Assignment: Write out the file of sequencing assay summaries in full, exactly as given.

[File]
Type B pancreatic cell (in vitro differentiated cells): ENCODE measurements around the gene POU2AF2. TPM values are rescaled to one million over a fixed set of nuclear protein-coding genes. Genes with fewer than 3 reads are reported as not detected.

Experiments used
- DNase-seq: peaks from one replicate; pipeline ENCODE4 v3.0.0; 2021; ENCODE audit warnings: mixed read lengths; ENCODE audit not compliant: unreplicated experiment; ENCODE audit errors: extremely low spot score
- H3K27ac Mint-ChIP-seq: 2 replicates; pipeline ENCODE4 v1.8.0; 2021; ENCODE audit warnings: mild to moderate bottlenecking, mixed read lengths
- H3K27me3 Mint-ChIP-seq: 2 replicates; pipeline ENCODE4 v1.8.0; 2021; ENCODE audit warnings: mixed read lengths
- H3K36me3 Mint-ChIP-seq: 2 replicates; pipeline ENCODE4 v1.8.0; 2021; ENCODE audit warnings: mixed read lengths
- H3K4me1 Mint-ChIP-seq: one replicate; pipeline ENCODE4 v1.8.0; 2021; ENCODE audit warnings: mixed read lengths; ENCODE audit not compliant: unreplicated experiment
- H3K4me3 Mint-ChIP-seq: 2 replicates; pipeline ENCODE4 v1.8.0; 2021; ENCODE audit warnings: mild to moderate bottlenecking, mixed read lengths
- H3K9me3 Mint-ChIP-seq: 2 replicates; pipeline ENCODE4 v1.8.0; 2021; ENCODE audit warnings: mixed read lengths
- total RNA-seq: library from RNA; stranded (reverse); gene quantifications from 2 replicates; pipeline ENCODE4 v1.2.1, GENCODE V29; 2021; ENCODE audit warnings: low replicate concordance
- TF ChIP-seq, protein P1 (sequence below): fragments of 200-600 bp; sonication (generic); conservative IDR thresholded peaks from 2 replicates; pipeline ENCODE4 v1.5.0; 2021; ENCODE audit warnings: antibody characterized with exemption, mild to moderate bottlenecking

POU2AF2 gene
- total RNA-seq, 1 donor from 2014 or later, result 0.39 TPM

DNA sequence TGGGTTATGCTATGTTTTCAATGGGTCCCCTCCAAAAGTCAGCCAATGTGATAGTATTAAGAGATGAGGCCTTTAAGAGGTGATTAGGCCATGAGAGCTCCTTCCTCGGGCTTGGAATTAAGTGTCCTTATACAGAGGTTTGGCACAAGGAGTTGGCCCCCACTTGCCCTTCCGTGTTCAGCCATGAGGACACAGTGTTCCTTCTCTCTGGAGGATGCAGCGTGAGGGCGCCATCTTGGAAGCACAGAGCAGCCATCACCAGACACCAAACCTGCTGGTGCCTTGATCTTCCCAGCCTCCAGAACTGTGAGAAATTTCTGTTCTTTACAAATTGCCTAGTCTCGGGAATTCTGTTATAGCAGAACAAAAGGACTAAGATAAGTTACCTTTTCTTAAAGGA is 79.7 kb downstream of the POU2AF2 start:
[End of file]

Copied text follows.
Type B pancreatic cell (in vitro differentiated cells): ENCODE measurements around the gene POU2AF2. TPM values are rescaled to one million over a fixed set of nuclear protein-coding genes. Genes with fewer than 3 reads are reported as not detected.

Experiments used
- DNase-seq: peaks from one replicate; pipeline ENCODE4 v3.0.0; 2021; ENCODE audit warnings: mixed read lengths; ENCODE audit not compliant: unreplicated experiment; ENCODE audit errors: extremely low spot score
- H3K27ac Mint-ChIP-seq: 2 replicates; pipeline ENCODE4 v1.8.0; 2021; ENCODE audit warnings: mild to moderate bottlenecking, mixed read lengths
- H3K27me3 Mint-ChIP-seq: 2 replicates; pipeline ENCODE4 v1.8.0; 2021; ENCODE audit warnings: mixed read lengths
- H3K36me3 Mint-ChIP-seq: 2 replicates; pipeline ENCODE4 v1.8.0; 2021; ENCODE audit warnings: mixed read lengths
- H3K4me1 Mint-ChIP-seq: one replicate; pipeline ENCODE4 v1.8.0; 2021; ENCODE audit warnings: mixed read lengths; ENCODE audit not compliant: unreplicated experiment
- H3K4me3 Mint-ChIP-seq: 2 replicates; pipeline ENCODE4 v1.8.0; 2021; ENCODE audit warnings: mild to moderate bottlenecking, mixed read lengths
- H3K9me3 Mint-ChIP-seq: 2 replicates; pipeline ENCODE4 v1.8.0; 2021; ENCODE audit warnings: mixed read lengths
- total RNA-seq: library from RNA; stranded (reverse); gene quantifications from 2 replicates; pipeline ENCODE4 v1.2.1, GENCODE V29; 2021; ENCODE audit warnings: low replicate concordance
- TF ChIP-seq, protein P1 (sequence below): fragments of 200-600 bp; sonication (generic); conservative IDR thresholded peaks from 2 replicates; pipeline ENCODE4 v1.5.0; 2021; ENCODE audit warnings: antibody characterized with exemption, mild to moderate bottlenecking

POU2AF2 gene
- total RNA-seq, 1 donor from 2014 or later, result 0.39 TPM

DNA sequence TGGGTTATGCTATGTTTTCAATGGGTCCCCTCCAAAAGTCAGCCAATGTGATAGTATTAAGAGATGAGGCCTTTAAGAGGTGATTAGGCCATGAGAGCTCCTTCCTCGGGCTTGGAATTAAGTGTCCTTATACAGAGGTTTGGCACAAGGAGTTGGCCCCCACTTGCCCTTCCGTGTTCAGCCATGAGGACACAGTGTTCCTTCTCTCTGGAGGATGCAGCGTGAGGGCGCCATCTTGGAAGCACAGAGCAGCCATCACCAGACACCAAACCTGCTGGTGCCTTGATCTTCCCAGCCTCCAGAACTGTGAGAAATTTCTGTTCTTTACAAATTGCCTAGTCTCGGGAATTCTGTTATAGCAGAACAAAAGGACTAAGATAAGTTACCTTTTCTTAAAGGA is 79.7 kb downstream of the POU2AF2 start: